Indirect Factor causing Osteoporosis
- Latest research links higher levels of belly fat, obesity, to lower vitamin D levels.
- Low levels of vitamin D contribute to osteoporosis, which affects every three out of four women in India; symptoms are not always clear.
- Over 30% Pune women between 15 and 49 years of age are obese with higher risk of osteoporosis; Menopause post 50 also an important risk factor
Obese people are more at risk of osteoporosis. A recent research has further confirmed the association between belly fat and lower levels of Vitamin D. Lower vitamin D levels have been traditionally associated with osteoporosis which is majorly prevalent in women.
National Family Health Survey-4 (2015-2016) reports suggest that over 30% of urban women in Pune, between the age of 15 and 49 years are suffering from obesity, which is proven to be a significant risk factor for osteoporosis. Post 50 years of age, most women have menopause, which is another risk factor for the bone ailment.
“As per the study, the larger the waistline the higher is the risk of vitamin D deficiency. Both higher levels of total and abdominal fat had a direct relation to lower levels of vitamin D. This can directly lead to osteoporosis, which is a major health problem in women in India. The disease manifests with sudden fractures or bone pains,” says Dr. Sinukumar Bhaskaran.
About 80 per cent women in India, i.e. more than three out of four women suffer from osteoporosis and menopausal women above the age of 50 are more at risk.Women with low or no exposure to sunlight may be more prone to bone diseases than those who are outdoors, as lack of Vitamin D may lead to osteoporosis, a disease that affects the structure of bone and reduces bone mass.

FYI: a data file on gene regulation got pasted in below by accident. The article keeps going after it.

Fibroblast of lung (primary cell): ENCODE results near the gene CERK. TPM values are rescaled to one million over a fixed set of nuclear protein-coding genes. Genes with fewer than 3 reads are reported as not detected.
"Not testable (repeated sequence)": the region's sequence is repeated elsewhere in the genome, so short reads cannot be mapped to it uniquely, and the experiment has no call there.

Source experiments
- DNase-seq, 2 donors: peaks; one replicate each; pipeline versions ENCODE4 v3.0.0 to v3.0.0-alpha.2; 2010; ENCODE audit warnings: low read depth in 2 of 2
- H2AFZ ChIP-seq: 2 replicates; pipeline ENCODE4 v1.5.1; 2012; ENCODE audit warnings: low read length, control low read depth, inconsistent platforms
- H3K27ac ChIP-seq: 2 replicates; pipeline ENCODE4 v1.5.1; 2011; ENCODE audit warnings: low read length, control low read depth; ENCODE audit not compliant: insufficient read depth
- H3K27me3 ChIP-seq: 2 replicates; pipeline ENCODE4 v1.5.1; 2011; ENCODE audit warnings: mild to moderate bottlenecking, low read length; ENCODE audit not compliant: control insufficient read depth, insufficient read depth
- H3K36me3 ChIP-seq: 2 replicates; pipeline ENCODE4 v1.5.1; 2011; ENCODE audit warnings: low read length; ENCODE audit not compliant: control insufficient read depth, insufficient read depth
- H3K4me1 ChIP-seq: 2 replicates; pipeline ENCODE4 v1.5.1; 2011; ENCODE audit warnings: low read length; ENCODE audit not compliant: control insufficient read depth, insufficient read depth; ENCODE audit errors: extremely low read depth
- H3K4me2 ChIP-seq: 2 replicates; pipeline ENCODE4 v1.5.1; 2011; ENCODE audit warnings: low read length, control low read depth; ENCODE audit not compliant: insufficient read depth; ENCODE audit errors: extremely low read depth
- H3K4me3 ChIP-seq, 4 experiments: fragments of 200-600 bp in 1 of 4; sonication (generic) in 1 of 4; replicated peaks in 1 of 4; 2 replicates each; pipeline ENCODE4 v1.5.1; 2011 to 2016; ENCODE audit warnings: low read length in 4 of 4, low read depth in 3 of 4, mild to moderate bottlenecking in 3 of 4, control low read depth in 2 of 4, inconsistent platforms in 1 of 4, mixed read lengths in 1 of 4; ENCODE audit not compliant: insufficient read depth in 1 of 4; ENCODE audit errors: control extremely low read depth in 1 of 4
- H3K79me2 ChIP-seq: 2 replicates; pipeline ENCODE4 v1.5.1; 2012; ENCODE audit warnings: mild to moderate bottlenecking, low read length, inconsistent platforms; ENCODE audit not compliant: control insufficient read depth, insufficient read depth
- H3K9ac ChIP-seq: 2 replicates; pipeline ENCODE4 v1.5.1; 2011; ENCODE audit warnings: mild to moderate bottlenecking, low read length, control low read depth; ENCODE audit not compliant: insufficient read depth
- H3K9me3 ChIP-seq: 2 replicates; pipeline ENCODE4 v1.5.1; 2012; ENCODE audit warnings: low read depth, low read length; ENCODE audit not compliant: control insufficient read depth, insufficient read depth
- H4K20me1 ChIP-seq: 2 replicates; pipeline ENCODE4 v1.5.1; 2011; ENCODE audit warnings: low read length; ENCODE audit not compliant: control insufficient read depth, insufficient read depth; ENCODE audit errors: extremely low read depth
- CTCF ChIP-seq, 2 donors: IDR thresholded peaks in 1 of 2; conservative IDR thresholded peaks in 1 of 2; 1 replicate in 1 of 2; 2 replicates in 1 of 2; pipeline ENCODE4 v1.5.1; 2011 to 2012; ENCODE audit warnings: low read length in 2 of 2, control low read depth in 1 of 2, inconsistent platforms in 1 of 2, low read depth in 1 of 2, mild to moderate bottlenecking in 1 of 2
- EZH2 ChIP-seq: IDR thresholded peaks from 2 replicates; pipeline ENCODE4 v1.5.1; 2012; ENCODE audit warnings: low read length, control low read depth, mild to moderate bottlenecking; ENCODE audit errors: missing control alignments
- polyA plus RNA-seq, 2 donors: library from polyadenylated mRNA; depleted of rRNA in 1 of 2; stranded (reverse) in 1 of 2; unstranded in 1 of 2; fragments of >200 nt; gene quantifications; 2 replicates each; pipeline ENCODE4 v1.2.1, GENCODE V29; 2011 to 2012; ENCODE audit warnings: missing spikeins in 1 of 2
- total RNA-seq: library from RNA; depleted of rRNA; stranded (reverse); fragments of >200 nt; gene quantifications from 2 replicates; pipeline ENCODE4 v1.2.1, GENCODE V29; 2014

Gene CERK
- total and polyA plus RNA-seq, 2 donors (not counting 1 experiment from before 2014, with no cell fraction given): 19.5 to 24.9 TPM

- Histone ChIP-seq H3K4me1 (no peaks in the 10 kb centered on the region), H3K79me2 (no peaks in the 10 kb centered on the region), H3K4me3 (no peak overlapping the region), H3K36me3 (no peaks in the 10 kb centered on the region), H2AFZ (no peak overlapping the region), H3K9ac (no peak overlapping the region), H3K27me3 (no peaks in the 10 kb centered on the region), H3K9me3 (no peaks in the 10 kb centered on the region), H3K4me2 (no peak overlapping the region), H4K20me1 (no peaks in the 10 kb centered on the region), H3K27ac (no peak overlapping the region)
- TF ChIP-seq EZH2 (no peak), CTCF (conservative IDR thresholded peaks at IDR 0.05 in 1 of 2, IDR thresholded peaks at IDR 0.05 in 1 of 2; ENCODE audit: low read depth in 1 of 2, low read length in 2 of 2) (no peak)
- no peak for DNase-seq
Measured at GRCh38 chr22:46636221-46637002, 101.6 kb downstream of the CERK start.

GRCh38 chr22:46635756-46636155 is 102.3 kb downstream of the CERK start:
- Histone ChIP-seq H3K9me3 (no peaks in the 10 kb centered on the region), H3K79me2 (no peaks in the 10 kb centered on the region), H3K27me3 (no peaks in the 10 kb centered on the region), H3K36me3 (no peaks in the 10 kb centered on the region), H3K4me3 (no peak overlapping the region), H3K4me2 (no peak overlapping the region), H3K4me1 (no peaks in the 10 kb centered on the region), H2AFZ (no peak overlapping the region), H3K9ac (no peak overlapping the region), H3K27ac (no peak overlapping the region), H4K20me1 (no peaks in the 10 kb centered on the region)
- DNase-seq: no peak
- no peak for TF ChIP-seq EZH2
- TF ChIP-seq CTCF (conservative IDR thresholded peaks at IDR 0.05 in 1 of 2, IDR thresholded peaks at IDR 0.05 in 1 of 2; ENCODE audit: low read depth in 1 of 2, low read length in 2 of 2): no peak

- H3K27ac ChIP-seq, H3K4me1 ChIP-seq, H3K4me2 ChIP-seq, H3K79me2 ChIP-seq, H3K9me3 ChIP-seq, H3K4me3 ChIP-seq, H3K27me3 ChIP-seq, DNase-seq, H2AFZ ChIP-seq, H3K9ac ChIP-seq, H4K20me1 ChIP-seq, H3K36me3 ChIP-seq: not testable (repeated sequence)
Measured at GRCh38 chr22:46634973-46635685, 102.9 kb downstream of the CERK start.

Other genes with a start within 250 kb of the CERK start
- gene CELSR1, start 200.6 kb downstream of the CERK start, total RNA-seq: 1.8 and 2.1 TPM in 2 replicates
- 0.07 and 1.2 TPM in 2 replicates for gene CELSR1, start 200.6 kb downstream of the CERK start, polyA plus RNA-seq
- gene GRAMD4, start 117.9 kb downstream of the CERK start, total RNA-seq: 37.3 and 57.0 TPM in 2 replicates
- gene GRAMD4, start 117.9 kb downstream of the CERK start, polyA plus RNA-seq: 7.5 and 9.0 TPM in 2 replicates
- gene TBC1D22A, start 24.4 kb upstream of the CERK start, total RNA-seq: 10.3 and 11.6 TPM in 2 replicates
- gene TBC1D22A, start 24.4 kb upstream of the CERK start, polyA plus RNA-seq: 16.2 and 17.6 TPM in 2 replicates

The main symptoms of osteoporosis are backache, pain in wrist and knee, inability to walk straight or leaning forward, and fracture. Inadequate intake of vitamin D due to lack of exposure to sun leads to poor calcium absorption in women and is one of the main reasons for high incidence of osteoporosis in India. Vitamin D helps the body to absorb calcium from dietary and supplementary sources and enough calcium and vitamin D throughout life help maintain healthy bone density. Other reasons of osteoporosis are early menopause, increasing longevity, inadequate diet, genetic vulnerability towards infection, late diagnosis of the disease, and poor knowledge of bone health.
‘’Bones are made from living tissue and the body continues to perform ‘bone turnover’, the process of replacing old bone with new bone, until the age of 30. After 30, the production of new bones decreases and we lose more bone after 50. In women, this is the menopausal phase where a lower level of estrogen makes the bones less dense than before. The risk of fractures and breaking bones increases in women who are small or thin,”Dr. Sinukumar says.
Osteoporosis further risks those who smoke and consume alcohol. A healthy calcium-rich diet including curd, milk, paneer, and egg, maintaining an active lifestyle, abstaining from smoking, and limiting intake of alcohol may help in delaying the onset of osteoporosis in both men and women. Including apple, coconut oil, and pineapple in regular diet is also considered beneficial for bone health. According to estimates, about 2.5 crore people in India suffer from osteoporosis and osteoarthritis; this number could reach 3.6 crore in coming years. Every year, osteoporosis causes about 15 lakh fractures.